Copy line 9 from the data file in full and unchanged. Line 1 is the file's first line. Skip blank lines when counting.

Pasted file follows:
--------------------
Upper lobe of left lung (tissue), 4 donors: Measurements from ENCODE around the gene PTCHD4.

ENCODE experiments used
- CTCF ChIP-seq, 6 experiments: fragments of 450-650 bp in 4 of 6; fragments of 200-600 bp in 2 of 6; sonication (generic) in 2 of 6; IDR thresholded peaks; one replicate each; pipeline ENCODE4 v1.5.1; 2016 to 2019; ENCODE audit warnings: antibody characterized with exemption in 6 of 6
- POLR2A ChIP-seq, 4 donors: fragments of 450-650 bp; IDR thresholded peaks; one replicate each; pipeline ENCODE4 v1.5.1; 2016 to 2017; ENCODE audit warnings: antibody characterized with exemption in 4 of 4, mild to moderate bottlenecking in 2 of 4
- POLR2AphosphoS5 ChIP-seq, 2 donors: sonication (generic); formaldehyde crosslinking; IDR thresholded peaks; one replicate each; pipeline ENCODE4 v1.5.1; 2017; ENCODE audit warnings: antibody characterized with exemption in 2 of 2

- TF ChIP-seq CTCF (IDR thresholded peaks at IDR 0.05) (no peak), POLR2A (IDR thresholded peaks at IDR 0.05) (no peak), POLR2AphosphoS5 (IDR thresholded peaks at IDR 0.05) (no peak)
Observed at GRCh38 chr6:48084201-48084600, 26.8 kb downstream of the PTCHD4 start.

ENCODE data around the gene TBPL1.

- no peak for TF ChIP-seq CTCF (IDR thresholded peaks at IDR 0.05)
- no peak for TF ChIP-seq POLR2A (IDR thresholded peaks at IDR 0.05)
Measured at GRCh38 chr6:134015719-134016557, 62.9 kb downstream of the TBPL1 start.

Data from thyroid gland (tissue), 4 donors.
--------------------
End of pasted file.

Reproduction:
- no peak for TF ChIP-seq CTCF (IDR thresholded peaks at IDR 0.05)